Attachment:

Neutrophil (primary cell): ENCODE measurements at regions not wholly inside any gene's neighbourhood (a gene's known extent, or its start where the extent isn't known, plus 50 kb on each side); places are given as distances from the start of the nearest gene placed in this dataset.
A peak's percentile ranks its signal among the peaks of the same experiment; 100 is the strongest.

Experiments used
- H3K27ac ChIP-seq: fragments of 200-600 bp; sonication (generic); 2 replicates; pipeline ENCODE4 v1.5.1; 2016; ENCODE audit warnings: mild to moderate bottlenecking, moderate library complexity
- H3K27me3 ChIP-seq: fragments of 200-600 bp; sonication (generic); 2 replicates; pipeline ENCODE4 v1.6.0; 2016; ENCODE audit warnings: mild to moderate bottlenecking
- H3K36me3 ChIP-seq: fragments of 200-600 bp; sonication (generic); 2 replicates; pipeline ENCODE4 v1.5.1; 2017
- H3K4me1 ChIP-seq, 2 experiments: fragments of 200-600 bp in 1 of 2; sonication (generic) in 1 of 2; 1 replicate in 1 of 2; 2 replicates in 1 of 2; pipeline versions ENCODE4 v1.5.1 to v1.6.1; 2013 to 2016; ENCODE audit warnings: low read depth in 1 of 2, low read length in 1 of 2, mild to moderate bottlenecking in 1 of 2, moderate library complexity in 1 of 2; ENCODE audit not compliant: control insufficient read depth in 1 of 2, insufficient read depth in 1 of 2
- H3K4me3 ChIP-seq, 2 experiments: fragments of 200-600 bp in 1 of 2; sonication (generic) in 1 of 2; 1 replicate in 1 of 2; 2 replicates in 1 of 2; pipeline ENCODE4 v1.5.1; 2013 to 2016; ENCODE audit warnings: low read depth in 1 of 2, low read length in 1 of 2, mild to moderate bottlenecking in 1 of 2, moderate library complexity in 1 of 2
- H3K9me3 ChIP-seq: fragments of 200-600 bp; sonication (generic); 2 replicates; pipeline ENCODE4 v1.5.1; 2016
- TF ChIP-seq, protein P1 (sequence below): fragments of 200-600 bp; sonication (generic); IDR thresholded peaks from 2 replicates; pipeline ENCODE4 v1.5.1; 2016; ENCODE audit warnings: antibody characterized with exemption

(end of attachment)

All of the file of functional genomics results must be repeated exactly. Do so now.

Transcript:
Neutrophil (primary cell): ENCODE measurements at regions not wholly inside any gene's neighbourhood (a gene's known extent, or its start where the extent isn't known, plus 50 kb on each side); places are given as distances from the start of the nearest gene placed in this dataset.
A peak's percentile ranks its signal among the peaks of the same experiment; 100 is the strongest.

Experiments used
- H3K27ac ChIP-seq: fragments of 200-600 bp; sonication (generic); 2 replicates; pipeline ENCODE4 v1.5.1; 2016; ENCODE audit warnings: mild to moderate bottlenecking, moderate library complexity
- H3K27me3 ChIP-seq: fragments of 200-600 bp; sonication (generic); 2 replicates; pipeline ENCODE4 v1.6.0; 2016; ENCODE audit warnings: mild to moderate bottlenecking
- H3K36me3 ChIP-seq: fragments of 200-600 bp; sonication (generic); 2 replicates; pipeline ENCODE4 v1.5.1; 2017
- H3K4me1 ChIP-seq, 2 experiments: fragments of 200-600 bp in 1 of 2; sonication (generic) in 1 of 2; 1 replicate in 1 of 2; 2 replicates in 1 of 2; pipeline versions ENCODE4 v1.5.1 to v1.6.1; 2013 to 2016; ENCODE audit warnings: low read depth in 1 of 2, low read length in 1 of 2, mild to moderate bottlenecking in 1 of 2, moderate library complexity in 1 of 2; ENCODE audit not compliant: control insufficient read depth in 1 of 2, insufficient read depth in 1 of 2
- H3K4me3 ChIP-seq, 2 experiments: fragments of 200-600 bp in 1 of 2; sonication (generic) in 1 of 2; 1 replicate in 1 of 2; 2 replicates in 1 of 2; pipeline ENCODE4 v1.5.1; 2013 to 2016; ENCODE audit warnings: low read depth in 1 of 2, low read length in 1 of 2, mild to moderate bottlenecking in 1 of 2, moderate library complexity in 1 of 2
- H3K9me3 ChIP-seq: fragments of 200-600 bp; sonication (generic); 2 replicates; pipeline ENCODE4 v1.5.1; 2016
- TF ChIP-seq, protein P1 (sequence below): fragments of 200-600 bp; sonication (generic); IDR thresholded peaks from 2 replicates; pipeline ENCODE4 v1.5.1; 2016; ENCODE audit warnings: antibody characterized with exemption